West African monsoon dynamics and precipitation: the competition between global SST warming and CO2 increase in CMIP5 idealized simulations

Abstract : Climate variability associated with the West African monsoon (WAM) has important environmental and socio-economic impacts in the region. However, state-of-the-art climate models still struggle in producing reliable climate predictions. An important cause of this low predictive skill is the sensitivity of climate models to different forcings. In this study, the mechanisms linking the WAM dynamics to the CO2 forcing are investigated, by comparing the effect of the CO2 direct radiative effect with its indirect effect mediated by the global sea surface warming. The July-to-September WAM variability is studied in climate simulations extracted from the Coupled Model Intercomparison Project Phase 5 archive, driven by prescribed sea surface temperature (SST). The individual roles of global SST warming and CO2 atmospheric concentration increase are investigated through idealized experiments simulating a 4 K warmer SST and a quadrupled CO2 concentration, respectively. Results show opposite and competing responses in the WAM dynamics and precipitation. A dry response (−0.6 mm/day) to the SST warming is simulated in the Sahel, with dryer conditions over western Sahel (−0.8 mm/day). Conversely, the CO2 increase produces wet conditions (+0.5 mm/day) in the Sahel, with the strongest response over central-eastern Sahel (+0.7 mm/day). The associated responses in the atmospheric dynamics are also analysed, showing that the SST warming affects the Sahelian precipitation through modifications in the global tropical atmospheric dynamics, reducing the importance of the regional drivers, while the CO2 increase reinforces the coupling between precipitation and regional dynamics. A general agreement in model responses demonstrates the robustness of the identified mechanisms linking the WAM dynamics to the CO2 direct and indirect forcing, and indicates that these primary mechanisms are captured by climate models. Results also suggest that the spread in future projections may be caused by unbalanced model responses to the CO2 direct and indirect forcing.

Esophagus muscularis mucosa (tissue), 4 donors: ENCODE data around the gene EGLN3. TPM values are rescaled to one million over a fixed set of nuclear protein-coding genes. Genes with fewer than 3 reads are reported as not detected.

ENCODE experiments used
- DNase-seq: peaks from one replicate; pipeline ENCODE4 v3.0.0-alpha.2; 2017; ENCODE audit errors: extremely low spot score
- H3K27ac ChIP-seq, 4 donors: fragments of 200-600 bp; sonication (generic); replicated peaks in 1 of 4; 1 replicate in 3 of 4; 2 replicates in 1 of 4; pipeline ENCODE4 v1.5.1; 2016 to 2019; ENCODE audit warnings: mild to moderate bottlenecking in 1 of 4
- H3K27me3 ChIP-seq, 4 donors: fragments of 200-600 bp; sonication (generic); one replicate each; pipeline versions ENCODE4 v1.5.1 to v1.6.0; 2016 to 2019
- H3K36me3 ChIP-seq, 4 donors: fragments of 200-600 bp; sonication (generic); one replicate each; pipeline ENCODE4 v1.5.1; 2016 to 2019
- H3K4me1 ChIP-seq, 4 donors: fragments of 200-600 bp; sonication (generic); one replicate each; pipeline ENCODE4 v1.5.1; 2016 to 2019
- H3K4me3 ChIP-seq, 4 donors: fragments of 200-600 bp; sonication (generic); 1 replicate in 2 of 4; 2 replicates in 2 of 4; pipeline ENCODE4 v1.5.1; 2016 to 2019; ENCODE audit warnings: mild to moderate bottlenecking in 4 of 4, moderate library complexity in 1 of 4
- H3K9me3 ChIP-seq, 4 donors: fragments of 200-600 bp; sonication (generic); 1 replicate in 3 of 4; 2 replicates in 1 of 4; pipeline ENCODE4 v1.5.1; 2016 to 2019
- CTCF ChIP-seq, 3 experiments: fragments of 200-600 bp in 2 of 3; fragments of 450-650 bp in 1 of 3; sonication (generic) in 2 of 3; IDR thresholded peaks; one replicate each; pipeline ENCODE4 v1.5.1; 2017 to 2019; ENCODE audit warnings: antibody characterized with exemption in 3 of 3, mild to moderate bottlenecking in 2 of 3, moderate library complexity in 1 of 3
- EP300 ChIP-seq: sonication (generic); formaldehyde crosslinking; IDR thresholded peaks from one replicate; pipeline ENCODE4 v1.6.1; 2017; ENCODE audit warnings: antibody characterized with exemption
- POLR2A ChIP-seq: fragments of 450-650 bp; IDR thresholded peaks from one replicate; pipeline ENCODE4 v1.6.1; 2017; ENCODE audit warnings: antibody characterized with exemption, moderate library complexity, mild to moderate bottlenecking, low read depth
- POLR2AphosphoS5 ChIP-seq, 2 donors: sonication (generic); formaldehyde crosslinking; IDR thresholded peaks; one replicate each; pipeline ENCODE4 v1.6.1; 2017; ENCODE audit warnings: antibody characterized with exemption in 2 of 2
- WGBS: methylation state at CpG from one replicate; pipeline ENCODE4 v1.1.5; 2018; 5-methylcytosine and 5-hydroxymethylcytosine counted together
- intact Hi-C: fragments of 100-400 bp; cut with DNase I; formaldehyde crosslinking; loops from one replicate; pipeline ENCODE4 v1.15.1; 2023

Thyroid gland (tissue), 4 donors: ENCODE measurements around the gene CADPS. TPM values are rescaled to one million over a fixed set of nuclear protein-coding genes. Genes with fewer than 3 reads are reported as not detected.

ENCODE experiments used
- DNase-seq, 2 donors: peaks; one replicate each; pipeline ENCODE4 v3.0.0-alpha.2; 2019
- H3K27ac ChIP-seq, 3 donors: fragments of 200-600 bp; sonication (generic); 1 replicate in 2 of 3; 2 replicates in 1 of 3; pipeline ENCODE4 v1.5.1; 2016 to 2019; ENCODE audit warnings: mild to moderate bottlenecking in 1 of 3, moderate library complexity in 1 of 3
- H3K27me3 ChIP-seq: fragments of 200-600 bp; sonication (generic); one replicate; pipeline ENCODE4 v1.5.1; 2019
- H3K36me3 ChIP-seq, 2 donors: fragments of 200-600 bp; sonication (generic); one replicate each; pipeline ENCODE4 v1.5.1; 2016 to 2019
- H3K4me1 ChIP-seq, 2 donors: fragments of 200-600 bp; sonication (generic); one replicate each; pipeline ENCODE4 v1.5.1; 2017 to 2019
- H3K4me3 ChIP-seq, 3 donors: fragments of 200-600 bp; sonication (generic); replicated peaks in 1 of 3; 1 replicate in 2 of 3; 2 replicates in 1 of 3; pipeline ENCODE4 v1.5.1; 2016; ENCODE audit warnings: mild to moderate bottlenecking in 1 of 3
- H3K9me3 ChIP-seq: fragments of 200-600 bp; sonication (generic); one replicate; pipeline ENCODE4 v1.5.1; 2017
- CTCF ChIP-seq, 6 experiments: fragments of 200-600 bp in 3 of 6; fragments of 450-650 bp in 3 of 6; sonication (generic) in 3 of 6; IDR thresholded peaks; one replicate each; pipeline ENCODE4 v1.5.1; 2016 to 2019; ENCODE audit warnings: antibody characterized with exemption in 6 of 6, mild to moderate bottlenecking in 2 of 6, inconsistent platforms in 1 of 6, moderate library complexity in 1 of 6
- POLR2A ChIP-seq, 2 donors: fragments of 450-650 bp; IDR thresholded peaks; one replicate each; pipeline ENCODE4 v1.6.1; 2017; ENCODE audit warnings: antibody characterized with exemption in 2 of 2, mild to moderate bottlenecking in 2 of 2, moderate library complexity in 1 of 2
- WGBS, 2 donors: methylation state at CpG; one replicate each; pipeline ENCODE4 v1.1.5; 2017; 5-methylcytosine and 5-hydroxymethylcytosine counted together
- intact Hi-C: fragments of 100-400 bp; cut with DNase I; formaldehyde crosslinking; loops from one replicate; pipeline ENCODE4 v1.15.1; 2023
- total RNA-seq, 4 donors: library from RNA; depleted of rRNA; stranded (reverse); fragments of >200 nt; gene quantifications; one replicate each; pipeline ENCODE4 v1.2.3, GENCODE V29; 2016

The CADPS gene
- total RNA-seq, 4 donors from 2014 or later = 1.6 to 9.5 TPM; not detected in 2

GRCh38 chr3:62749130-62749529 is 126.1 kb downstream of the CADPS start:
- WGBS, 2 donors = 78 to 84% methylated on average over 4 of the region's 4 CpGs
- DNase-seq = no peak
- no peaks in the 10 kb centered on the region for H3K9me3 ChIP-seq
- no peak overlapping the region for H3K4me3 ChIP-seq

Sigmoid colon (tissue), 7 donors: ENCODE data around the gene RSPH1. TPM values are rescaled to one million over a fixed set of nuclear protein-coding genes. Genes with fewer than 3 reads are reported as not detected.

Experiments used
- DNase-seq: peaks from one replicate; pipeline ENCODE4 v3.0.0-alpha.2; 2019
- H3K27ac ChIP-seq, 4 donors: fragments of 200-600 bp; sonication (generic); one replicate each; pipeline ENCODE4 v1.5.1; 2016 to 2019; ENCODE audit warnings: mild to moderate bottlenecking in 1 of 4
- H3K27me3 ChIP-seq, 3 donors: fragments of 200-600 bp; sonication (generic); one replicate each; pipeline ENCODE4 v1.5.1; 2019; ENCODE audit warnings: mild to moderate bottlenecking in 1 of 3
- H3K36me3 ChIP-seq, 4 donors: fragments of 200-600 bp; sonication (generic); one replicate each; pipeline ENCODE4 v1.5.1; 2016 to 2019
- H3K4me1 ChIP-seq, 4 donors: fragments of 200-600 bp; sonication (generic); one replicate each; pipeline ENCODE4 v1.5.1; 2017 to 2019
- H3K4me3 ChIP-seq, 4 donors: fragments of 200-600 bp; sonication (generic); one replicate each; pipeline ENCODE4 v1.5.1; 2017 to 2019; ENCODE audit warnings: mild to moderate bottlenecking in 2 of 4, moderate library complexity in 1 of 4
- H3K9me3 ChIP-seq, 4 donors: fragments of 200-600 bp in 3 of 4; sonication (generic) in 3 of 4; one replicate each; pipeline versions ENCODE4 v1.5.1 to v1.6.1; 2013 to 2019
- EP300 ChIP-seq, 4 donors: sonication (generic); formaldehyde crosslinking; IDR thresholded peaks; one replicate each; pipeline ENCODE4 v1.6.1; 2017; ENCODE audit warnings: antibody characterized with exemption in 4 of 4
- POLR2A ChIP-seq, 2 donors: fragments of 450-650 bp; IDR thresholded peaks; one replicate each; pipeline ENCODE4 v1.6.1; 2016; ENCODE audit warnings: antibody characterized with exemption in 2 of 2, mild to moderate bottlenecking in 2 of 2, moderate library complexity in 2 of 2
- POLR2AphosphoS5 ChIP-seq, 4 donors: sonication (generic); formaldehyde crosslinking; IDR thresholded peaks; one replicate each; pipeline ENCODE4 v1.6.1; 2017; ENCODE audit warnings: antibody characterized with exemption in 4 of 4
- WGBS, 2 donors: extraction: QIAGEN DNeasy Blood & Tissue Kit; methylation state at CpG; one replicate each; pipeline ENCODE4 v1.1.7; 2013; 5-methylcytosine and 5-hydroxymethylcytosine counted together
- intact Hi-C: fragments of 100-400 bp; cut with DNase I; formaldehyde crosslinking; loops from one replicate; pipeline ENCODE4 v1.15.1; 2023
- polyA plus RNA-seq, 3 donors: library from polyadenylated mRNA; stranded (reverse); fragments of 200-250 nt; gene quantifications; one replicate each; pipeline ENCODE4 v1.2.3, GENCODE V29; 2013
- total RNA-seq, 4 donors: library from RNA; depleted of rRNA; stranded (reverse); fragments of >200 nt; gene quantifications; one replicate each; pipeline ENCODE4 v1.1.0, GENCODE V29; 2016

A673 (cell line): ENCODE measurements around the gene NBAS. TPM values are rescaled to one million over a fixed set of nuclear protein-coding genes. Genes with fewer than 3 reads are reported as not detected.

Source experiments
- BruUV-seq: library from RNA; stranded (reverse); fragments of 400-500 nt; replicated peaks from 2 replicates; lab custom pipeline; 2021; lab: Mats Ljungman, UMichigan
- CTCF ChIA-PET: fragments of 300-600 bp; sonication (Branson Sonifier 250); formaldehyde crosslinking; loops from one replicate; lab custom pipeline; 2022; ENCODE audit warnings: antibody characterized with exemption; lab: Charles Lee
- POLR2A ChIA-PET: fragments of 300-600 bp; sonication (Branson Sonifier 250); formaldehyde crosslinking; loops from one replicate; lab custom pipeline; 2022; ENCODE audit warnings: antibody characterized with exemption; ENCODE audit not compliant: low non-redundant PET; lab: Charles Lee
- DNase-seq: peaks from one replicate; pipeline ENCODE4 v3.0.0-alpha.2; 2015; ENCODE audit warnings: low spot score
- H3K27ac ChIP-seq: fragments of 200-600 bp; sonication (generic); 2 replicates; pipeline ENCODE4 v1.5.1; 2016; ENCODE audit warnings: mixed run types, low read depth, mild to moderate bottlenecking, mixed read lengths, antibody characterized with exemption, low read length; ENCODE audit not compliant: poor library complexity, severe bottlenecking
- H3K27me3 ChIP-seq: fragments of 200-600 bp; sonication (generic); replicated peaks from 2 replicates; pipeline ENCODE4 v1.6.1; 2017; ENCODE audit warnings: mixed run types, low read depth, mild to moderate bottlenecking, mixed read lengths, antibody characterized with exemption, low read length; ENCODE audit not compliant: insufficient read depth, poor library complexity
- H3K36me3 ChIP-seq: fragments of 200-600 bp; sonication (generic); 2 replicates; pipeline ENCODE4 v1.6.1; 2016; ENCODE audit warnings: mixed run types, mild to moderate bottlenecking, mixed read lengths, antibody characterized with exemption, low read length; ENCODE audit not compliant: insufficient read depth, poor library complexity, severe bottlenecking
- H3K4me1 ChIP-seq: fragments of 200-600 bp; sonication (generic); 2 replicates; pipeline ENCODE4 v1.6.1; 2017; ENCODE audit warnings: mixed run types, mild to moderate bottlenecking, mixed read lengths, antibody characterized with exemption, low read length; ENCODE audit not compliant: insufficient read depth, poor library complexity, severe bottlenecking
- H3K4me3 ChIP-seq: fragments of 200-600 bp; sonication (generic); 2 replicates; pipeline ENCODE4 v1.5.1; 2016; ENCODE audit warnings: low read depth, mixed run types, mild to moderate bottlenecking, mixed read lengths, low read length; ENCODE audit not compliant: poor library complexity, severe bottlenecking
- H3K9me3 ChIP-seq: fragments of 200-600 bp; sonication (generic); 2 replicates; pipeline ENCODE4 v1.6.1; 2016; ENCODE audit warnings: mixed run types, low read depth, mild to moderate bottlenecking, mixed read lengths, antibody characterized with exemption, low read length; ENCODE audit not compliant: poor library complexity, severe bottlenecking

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Marco Gaetani, Cyrille Flamant, Sophie Bastin, Serge Janicot, Christophe Lavaysse, et al.. West African monsoon dynamics and precipitation: the competition between global SST warming and CO2 increase in CMIP5 idealized simulations. Climate Dynamics, Springer Verlag, 2017, 48 (3), pp.1353-1373. ⟨10.1007/s00382-016-3146-z⟩. ⟨insu-01309682⟩

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